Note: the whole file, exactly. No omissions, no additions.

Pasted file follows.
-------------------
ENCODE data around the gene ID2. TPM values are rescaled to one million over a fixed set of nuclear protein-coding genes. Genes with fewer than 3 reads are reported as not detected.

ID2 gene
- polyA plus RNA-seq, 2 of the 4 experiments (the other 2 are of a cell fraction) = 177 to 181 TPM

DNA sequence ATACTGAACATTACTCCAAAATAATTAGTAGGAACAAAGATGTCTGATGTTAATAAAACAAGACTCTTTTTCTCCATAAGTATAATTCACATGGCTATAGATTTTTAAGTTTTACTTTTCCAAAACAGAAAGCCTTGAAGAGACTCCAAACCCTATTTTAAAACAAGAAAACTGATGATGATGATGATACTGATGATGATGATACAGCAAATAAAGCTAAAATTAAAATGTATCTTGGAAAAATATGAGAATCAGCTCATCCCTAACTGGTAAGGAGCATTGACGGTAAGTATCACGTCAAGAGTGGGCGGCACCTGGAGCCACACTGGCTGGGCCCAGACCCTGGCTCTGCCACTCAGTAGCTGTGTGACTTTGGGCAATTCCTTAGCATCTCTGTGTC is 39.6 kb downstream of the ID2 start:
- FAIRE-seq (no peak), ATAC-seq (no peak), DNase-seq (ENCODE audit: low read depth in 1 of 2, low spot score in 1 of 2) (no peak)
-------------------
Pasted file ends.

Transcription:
ENCODE data around the gene ID2. TPM values are rescaled to one million over a fixed set of nuclear protein-coding genes. Genes with fewer than 3 reads are reported as not detected.

ID2 gene
- polyA plus RNA-seq, 2 of the 4 experiments (the other 2 are of a cell fraction) = 177 to 181 TPM

DNA sequence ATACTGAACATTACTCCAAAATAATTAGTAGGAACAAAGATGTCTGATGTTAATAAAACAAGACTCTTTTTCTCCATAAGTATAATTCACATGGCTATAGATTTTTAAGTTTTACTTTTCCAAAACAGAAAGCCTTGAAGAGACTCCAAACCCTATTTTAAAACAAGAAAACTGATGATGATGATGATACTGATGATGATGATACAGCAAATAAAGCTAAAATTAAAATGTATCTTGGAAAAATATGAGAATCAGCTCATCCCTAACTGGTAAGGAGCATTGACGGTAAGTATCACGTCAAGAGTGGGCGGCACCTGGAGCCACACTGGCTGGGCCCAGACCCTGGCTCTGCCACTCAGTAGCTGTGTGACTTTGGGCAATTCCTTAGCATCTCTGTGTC is 39.6 kb downstream of the ID2 start:
- FAIRE-seq (no peak), ATAC-seq (no peak), DNase-seq (ENCODE audit: low read depth in 1 of 2, low spot score in 1 of 2) (no peak)